By the 2010s, it was no longer possible for me to teach so optimistically. When global climate change came to public attention in the 1980s, I reduced my energy consumption. But it became clear that personal actions, while necessary, were grossly inadequate to face the tsunami of greenhouse gas emissions. And worse, there was no longer a bipartisan consensus in the U.S. about the value of protecting the environment. Powerful interests had captured one political party and hobbled the other. As a result, the federal government was paralyzed in the face of the climate crisis.

Erik McGregor

My students now faced a future filled with the disruptions of a warming world.

So I left. I retired from my associate professorship because the urgency to halt the accumulation of greenhouse gasses cannot be ignored. I've joined the ranks of the climate activists who have been fighting for years.

Climate activists come from many backgrounds, like the faith-focused groups who seek better care for creation, the medical groups who recognize climate change is a public health issue or the Native Americans protesting a pipeline in North Dakota. These activists move on many fronts, from renewables to public transportation to eating less meat. But we share a common goal of ensuring that the burdens of the transition to a low-carbon economy don't fall on those least able to absorb those burdens. In many ways this echoes the active citizenry that accomplished so much in decades past, replenishing the hope that once flowed effortlessly to my students in the classroom.

Time is short and the odds still long, but I will do everything I can. On Aug. 29, I was arrested while participating in a non-violent direct action. Eight of us blocked the doors of the Brooklyn offices of National Grid, a partner in the Algonquin Incremental Market (AIM) pipeline. Spectra Energy is currently laying this 42-inch diameter pipe across a wedge of New York State, to bring fracked gas from Pennsylvania to National Grid subsidiaries in Massachusetts and Rhode Island.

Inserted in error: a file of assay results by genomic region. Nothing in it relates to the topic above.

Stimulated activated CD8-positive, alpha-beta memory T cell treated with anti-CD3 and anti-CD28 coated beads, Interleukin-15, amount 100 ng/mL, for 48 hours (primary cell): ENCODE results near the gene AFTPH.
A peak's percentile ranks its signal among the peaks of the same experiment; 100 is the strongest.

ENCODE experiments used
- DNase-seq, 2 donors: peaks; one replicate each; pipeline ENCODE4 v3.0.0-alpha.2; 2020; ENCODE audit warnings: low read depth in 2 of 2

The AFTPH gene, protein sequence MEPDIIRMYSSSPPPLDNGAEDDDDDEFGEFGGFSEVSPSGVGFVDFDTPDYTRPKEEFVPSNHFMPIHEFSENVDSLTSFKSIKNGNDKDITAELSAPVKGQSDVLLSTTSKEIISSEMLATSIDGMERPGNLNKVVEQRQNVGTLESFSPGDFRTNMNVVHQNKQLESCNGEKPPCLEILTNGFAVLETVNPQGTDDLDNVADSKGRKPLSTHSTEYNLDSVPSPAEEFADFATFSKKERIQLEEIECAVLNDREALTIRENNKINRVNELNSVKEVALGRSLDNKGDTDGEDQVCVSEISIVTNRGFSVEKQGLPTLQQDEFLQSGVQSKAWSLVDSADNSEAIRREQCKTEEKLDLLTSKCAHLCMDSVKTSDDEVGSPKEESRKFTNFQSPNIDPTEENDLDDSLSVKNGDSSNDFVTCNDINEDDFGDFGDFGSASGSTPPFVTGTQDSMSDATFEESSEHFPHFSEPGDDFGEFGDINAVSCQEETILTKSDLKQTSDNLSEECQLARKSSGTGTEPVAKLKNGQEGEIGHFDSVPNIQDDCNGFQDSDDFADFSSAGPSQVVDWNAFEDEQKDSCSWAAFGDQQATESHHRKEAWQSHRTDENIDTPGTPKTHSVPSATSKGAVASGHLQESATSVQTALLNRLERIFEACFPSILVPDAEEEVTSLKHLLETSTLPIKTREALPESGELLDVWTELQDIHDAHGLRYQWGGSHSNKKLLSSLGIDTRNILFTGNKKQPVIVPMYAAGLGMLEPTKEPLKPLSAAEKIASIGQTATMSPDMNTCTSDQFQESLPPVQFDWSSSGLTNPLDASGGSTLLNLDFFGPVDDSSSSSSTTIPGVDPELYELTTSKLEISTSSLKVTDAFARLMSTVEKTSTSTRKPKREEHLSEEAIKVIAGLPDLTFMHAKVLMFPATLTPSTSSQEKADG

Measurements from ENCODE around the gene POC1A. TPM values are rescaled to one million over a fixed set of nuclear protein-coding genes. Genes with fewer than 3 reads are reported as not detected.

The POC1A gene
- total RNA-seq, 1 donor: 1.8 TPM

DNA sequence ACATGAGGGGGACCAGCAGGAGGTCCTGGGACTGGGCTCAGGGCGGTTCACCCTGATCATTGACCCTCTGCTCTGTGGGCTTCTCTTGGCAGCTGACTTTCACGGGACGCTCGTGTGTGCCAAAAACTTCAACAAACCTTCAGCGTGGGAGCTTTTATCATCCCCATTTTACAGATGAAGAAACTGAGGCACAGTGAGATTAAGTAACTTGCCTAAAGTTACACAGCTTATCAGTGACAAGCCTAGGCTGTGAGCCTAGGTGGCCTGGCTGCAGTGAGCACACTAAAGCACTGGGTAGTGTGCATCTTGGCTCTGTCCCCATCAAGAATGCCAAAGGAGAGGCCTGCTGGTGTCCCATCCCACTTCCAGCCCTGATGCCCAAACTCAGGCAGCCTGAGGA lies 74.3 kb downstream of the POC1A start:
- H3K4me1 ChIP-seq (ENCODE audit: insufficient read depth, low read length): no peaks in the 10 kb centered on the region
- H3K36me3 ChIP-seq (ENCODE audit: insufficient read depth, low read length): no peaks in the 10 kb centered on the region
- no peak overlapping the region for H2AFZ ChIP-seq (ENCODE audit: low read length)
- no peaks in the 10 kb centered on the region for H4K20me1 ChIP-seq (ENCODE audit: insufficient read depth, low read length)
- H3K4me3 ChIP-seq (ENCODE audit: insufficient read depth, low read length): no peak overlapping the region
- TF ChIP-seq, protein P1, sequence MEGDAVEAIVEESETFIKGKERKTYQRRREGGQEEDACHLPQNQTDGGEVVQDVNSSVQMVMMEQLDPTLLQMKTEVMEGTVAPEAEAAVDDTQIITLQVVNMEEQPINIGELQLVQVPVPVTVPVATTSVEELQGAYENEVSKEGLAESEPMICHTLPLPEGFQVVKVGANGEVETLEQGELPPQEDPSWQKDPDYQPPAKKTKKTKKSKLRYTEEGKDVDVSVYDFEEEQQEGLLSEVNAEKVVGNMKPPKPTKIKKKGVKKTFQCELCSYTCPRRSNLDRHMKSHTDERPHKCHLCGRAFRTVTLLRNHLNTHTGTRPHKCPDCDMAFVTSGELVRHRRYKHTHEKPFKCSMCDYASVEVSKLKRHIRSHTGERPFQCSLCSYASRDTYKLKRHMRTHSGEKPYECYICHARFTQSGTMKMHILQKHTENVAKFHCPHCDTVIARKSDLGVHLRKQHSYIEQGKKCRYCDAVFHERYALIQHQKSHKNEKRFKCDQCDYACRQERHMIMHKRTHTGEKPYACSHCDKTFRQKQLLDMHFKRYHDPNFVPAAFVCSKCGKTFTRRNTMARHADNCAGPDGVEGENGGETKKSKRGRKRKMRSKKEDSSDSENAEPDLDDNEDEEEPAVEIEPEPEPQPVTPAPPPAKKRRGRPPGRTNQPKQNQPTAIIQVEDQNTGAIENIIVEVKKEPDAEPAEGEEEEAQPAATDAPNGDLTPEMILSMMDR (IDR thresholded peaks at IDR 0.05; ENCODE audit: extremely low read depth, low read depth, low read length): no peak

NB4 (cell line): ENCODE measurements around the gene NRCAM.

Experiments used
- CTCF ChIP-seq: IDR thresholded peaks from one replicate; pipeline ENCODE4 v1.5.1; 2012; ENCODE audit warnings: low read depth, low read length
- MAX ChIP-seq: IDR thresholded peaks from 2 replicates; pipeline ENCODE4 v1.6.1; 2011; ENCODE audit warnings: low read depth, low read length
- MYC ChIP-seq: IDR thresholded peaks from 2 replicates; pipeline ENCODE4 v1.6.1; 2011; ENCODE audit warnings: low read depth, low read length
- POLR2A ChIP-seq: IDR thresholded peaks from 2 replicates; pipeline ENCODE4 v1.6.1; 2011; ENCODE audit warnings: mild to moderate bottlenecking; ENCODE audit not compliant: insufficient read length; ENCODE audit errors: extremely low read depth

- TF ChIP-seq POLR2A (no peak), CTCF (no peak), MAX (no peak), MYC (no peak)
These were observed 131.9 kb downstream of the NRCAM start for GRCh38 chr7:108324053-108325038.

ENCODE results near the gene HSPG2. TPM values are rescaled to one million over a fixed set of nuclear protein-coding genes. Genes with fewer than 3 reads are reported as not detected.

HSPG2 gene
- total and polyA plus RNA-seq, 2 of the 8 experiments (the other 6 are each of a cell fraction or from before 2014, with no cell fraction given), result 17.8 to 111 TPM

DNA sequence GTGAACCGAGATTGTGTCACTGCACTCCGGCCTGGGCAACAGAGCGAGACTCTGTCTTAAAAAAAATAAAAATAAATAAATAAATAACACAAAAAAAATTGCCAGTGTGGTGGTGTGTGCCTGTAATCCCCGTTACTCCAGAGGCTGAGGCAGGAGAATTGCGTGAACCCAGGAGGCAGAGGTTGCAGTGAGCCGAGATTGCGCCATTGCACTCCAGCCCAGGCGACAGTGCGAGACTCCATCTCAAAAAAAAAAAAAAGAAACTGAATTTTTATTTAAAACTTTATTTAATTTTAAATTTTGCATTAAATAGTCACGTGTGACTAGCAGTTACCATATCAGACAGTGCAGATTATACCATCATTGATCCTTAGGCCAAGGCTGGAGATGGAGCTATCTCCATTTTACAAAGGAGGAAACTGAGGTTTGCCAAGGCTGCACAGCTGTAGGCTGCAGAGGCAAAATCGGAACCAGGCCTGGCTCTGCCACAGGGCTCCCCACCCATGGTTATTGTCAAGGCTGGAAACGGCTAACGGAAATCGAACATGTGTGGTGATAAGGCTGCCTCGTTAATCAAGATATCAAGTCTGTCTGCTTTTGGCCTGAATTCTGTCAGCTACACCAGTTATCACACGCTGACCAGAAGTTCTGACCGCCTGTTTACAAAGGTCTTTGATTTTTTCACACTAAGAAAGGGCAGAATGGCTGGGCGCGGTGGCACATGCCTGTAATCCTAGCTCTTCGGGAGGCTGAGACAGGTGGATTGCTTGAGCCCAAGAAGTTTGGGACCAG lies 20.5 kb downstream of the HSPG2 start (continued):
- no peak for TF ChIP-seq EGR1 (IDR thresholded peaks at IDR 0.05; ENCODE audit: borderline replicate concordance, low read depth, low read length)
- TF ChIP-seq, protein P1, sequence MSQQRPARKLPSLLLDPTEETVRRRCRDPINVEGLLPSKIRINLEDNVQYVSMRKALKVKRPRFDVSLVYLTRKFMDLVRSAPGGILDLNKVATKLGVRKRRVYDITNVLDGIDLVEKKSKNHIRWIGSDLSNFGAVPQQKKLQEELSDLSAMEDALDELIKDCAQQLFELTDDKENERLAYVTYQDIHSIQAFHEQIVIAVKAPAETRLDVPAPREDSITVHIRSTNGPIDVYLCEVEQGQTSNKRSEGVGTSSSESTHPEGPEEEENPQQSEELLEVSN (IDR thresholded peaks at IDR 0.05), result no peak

The AIM pipeline has no benefit for New York State, where fracking for gas like this is banned. Yet it forces us to bear the risk. Compounding the normal dangers of pipes carrying gas, AIM runs right past the aging Indian Point Nuclear Power complex in Westchester County. If this Spectra pipeline were to explode like a Spectra pipeline in Pennsylvania did in April, the resulting damage to the nuclear facility could be catastrophic.

Mayors and town councils all along its route have called for its halt. New York's Gov. Cuomo asked Spectra to pause while an independent safety study is conducted. New York senators Schumer and Gillibrand asked the Federal Energy Regulatory Commission (FERC) to put a halt to construction while such a study is carried out.

Spectra and FERC both declined these requests.

Erik McGregor

And so, with government helpless, activists have turned to the prospective purchaser. We want National Grid to cancel the contract to buy this gas and instead commit to moving towards clean energy. With no buyer for its gas, this pipeline project would no longer be economically viable.

We need to stop building the fossil fuel infrastructure that will commit us to burning gas for the next 40 years. We need to shift decisively towards renewable energy. That is the infrastructure we should be building.

But activists can't do it alone. The pipeline is scheduled for completion in November, so we don't have the time it took to build the Keystone XL movement. It must be stopped now. Now is the time for leaders like Schumer to step up and tell FERC to do its job protecting Americans.

For years I did my job, teaching the next generation about the progress made by previous ones. Now I feel it's my duty to be part of that process.

Sara Stidstone Gronim joined 350Brooklyn.org to work with others on local solutions to climate change. She was formerly an associate professor of history at the Post campus of Long Island University.